# Limit of: $\cos(x) + \sin(x)\cos(x) + \sin(x)\sin(x)\cos(x)$

From playing around with a graph, I noticed that:

$$\lim_{a \to \infty} \sum_{n=0}^{a} \left( \sin \left( x-\frac{\pi }{2} \right) \right)^n \cos \left( x-\frac{\pi }{2} \right) \approx \tan \left( 0.5x \right)$$

Can anyone prove this?

• Do you know how to sum a geometric progression? – Mark Bennet Aug 7 '15 at 15:47
• @MarkBennet, it is written with the argument of sine raised to a power. So it's not geometric. – Paul Aug 7 '15 at 15:52
• @Paul Actually, the notation is ambiguous... It'd make sense for the OP to clarify this point. – Clement C. Aug 7 '15 at 15:54
• @Paul Then the title of the post needs to be changed. – Mark Bennet Aug 7 '15 at 15:54
• @Paul that is actually a good question - on the other hand I am pretty sure that not the argument was meant but rather the whole function (otherwise there would be no convergence whatsoever be possible) – user190080 Aug 7 '15 at 15:55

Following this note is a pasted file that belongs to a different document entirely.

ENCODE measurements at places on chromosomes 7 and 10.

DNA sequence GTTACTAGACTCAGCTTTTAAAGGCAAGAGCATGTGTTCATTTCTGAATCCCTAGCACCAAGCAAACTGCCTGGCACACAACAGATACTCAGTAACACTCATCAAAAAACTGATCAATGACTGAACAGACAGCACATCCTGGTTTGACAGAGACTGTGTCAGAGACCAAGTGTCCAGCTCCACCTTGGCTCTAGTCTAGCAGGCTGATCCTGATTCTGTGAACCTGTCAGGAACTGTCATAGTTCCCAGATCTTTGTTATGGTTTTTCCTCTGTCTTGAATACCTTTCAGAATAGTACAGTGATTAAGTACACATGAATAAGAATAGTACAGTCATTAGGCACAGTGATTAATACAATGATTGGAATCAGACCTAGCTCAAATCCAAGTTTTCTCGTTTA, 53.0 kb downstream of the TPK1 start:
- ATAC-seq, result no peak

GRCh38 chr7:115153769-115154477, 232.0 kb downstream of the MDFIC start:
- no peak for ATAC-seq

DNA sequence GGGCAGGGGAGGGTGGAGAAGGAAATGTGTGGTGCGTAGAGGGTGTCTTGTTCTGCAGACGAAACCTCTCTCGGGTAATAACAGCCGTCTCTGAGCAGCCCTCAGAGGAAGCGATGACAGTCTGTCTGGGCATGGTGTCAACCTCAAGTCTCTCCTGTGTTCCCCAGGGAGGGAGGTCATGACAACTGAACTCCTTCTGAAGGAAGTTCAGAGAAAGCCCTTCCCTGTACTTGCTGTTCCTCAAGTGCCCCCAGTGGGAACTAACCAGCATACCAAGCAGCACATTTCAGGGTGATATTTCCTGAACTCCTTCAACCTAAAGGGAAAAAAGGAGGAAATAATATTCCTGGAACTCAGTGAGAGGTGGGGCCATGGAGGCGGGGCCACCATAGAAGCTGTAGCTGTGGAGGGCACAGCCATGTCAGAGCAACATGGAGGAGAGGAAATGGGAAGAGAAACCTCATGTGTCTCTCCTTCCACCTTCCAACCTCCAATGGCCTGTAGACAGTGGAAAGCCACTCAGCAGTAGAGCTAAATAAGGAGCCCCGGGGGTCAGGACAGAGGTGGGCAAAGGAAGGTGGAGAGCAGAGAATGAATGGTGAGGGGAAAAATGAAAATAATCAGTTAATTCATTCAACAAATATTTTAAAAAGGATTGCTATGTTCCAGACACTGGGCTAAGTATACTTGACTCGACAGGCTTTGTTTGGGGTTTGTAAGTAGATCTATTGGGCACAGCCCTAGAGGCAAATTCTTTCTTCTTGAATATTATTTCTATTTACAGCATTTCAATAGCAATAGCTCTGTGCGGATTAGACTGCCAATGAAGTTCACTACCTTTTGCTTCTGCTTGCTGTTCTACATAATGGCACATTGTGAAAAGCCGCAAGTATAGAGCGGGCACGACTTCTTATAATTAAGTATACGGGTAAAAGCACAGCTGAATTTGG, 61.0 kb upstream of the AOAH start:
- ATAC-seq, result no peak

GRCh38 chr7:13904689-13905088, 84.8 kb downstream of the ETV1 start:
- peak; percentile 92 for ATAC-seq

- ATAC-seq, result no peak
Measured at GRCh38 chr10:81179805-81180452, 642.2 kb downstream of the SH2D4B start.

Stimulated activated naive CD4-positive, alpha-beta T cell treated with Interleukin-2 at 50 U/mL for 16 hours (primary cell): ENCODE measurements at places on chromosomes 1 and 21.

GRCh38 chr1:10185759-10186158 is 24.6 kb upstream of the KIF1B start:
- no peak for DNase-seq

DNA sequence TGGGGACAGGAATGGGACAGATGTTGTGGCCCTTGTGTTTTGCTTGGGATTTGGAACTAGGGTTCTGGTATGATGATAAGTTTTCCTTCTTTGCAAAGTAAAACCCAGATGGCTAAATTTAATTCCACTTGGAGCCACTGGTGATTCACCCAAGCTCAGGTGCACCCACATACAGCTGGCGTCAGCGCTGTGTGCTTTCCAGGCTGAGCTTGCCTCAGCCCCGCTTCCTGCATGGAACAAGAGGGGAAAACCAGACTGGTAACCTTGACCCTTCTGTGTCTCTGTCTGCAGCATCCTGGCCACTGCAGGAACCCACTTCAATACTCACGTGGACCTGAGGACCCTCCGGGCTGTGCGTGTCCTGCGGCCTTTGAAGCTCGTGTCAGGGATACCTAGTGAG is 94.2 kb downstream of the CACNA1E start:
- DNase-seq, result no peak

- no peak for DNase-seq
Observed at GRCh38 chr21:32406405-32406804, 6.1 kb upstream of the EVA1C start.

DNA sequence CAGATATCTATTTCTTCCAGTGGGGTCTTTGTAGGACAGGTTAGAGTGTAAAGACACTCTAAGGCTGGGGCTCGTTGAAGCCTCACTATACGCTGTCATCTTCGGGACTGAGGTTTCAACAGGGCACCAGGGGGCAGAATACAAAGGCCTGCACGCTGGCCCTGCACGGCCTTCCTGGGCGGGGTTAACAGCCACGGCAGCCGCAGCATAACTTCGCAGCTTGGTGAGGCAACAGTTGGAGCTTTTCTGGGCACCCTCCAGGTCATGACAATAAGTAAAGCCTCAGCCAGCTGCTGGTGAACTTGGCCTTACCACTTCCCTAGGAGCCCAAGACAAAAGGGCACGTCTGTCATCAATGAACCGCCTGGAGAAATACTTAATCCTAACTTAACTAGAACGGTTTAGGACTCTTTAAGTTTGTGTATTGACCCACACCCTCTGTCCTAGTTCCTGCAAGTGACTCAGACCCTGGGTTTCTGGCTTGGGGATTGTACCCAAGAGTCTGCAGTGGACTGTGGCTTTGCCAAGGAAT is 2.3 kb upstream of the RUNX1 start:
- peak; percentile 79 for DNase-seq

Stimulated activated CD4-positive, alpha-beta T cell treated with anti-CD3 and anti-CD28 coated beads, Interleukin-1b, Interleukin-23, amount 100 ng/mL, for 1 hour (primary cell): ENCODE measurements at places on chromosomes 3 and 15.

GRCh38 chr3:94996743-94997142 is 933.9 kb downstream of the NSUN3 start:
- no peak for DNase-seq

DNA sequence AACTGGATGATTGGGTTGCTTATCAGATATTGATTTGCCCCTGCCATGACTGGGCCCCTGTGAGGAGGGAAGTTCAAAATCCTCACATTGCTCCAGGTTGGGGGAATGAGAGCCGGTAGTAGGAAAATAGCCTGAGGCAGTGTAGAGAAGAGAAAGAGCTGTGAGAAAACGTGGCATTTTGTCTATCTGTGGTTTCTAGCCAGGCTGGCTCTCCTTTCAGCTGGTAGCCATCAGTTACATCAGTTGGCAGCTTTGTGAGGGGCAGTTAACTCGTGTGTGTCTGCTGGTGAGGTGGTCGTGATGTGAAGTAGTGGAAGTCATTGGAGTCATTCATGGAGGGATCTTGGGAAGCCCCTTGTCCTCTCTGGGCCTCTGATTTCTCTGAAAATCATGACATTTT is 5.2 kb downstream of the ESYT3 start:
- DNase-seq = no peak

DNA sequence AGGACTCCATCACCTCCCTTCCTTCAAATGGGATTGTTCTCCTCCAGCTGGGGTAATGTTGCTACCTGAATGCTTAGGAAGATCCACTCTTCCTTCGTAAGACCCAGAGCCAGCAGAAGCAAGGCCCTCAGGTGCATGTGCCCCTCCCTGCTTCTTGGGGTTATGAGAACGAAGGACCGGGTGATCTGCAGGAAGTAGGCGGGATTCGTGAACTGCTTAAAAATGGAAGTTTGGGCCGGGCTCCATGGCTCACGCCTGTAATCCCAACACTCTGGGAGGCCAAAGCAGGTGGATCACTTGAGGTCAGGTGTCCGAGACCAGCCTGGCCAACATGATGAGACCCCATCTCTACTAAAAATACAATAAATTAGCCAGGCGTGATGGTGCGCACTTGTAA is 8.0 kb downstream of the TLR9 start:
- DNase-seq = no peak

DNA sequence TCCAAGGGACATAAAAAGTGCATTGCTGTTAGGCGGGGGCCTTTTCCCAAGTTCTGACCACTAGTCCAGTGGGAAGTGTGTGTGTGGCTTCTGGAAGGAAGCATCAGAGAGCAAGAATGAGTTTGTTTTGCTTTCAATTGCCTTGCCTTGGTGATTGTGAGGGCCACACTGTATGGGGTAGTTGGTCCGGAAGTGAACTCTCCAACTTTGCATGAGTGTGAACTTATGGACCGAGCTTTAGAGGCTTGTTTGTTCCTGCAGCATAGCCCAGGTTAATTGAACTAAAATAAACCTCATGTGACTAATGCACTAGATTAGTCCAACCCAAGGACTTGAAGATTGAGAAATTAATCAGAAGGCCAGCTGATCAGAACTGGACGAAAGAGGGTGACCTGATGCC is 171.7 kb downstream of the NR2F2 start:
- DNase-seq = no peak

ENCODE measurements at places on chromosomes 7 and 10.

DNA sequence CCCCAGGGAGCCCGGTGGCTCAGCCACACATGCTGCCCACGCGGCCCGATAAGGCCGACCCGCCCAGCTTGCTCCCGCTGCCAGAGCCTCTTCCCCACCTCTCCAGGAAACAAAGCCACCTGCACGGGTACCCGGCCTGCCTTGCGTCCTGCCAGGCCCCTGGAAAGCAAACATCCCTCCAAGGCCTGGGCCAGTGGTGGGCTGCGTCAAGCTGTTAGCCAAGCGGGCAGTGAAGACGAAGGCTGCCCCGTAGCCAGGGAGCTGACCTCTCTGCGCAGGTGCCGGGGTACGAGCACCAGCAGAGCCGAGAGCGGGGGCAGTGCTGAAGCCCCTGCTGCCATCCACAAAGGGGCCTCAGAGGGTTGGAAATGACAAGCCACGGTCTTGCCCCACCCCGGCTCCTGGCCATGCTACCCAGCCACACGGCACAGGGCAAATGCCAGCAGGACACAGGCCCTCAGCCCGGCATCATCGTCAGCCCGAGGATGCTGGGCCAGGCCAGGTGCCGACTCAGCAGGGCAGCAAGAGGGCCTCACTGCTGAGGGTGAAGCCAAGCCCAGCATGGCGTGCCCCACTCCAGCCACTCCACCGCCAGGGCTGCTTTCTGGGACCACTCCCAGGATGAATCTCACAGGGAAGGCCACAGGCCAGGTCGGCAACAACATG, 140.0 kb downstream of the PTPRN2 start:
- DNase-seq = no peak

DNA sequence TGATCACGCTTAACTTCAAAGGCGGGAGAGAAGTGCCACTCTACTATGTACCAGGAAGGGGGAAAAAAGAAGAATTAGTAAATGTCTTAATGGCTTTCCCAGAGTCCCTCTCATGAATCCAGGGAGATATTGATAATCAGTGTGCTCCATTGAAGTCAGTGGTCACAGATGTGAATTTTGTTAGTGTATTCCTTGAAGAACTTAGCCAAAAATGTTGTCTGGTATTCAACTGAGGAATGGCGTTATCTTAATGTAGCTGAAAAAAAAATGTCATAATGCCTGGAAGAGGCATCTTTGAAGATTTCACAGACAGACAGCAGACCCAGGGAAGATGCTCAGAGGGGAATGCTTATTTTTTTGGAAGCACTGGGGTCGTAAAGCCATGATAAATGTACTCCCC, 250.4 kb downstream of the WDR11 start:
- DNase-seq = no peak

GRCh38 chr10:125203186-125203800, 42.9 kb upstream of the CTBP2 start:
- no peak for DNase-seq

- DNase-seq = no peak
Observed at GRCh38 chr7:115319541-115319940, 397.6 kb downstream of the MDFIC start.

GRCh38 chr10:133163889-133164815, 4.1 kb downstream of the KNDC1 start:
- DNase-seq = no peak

$$\sin \left( x-\frac\pi2\right)=-\sin \left(\frac\pi2-x\right)=-\cos x$$

$$\cos \left( x-\frac\pi2 \right)=\cos \left(\frac\pi2-x\right)=\sin x$$

$$S=\sum_{n=0}^a\sin \left( x-\frac\pi2\right)^n\cos \left(x-\frac\pi2\right)$$

$$=\sin x\sum_{n=0}^a(-\cos x)^n$$ $$=\sin x\cdot\dfrac{1-(-\cos x)^{a+1}}{1+\cos x}$$

Now for real $x,|\cos x|\le1$ and for $x\ne2m\pi$ where $m$ is any integer, $|-\cos x|<1$

$$\implies\lim_{a\to\infty}(-\cos x)^{a+1}\to0$$

$$\implies\lim_{a\to\infty}S=\dfrac{\sin x}{1+\cos x}=\dfrac{2\sin\dfrac x2\cos\dfrac x2}{2\cos^2\dfrac x2}=?$$